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Sha’s story occurs within the context of a US criminal justice system that metes out a dubious, racist form of justice, is full of trauma, is ineffective at preventing violence, & does a terrible job of supporting healing & restitution for people who have been harmed. #PyCon2019
It’s a system that we have an obligation to confront and dismantle, and that the tech community has not historically engaged with at a level commensurate with the exceptional skills and resources we have to contribute to its transformation.
Continuing on the stage set by Sha’s personal story, I asked the @pycon audience to tackle a question with me that I've heard countless times: "I know the prison system is broken, but I'm just a programmer. What can I do about it?" #PyCon2019 Slide: Slide:
First, we need a tractable framing within which we can articulate concrete goals.

My systemic goal is decarceration: changes to how we as a society think about crime and punish that lead to legislative changes that lead to decarceration— fewer people in prison, for less time. Systemic and individual goals: decarceration and successful re-entry.
One worthwhile focus for individual impact is successful re-entry: everyone needs a safe, stable place to live, and money to take care of themselves and their families. Housing and a job keep people from re-entering the system.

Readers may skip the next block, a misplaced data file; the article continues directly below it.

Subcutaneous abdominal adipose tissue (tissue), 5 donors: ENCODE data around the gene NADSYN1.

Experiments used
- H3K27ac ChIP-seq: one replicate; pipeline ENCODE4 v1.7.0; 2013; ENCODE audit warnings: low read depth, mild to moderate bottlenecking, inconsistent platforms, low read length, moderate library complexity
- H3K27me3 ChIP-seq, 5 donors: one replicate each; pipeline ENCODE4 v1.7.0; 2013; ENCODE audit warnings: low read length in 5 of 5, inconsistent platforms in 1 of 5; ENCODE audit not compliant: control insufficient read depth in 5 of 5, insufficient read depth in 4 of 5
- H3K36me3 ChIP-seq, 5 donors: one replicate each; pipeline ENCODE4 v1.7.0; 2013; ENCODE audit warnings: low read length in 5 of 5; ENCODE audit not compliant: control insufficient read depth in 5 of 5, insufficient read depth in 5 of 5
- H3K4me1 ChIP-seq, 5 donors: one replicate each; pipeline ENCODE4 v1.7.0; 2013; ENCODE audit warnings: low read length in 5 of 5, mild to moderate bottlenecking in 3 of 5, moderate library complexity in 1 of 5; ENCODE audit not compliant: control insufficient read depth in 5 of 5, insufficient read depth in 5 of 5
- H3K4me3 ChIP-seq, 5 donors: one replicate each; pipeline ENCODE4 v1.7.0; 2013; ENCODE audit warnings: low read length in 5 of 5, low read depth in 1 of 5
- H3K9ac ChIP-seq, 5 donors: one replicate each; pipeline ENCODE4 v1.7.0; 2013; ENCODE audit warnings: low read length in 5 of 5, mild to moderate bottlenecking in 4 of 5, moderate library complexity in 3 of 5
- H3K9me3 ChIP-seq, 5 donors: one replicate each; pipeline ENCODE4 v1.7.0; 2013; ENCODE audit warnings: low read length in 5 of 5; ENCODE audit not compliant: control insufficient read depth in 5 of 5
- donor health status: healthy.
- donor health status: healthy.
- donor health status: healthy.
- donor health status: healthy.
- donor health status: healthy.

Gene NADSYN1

Within that framing, what are some specific actions we can take as individuals, technologists, and employers? Technologists *should* be great allies: we have access to jobs, skills, and money.What are some concrete actions we can take as individuals, technologists, and employers?
Individual action:

First, don't make this more complicated than it needs to be: people need money when they get out of prison.

In California, you’re literally given $200 and a ride to a bus stop if nobody is coming to pick you up. No cell phone, no computer. As individuals, we can 1) provide direct support for people leaving prison, 2) support job training and re-entry, and 3) be politically engaged.
1. Provide direct support to people leaving prison (e.g. money, equipment)

2. Support job training and re-entry programs (inside and outside of prison)

3. Make decarceration a part of your politics. Specifically: vote in district attorney elections Describing prison programs at San Quentin, and what Sha wishes existed.
District attorneys decide what criminal charges get filed, who gets diversion.

We are excessively punitive partially because we elect DAs who want to be, and who think they will be re-elected by being “tough on crime”. Decarceration requires DAs who believe in and prioritize it.
The @ACLU has a great explainer on the power of district attorneys, and how they have been historically out of line with the beliefs of voters in California because not enough people pay attention to their election: meetyourda.org. Screenshot from the ACLU's Meet your DA website.
Actions as technologists:

1. Support tech-focused job training and re-entry

2. Make your local programming "bootcamps" inclusive to the formerly-incarcerated (think about content, community, stipends)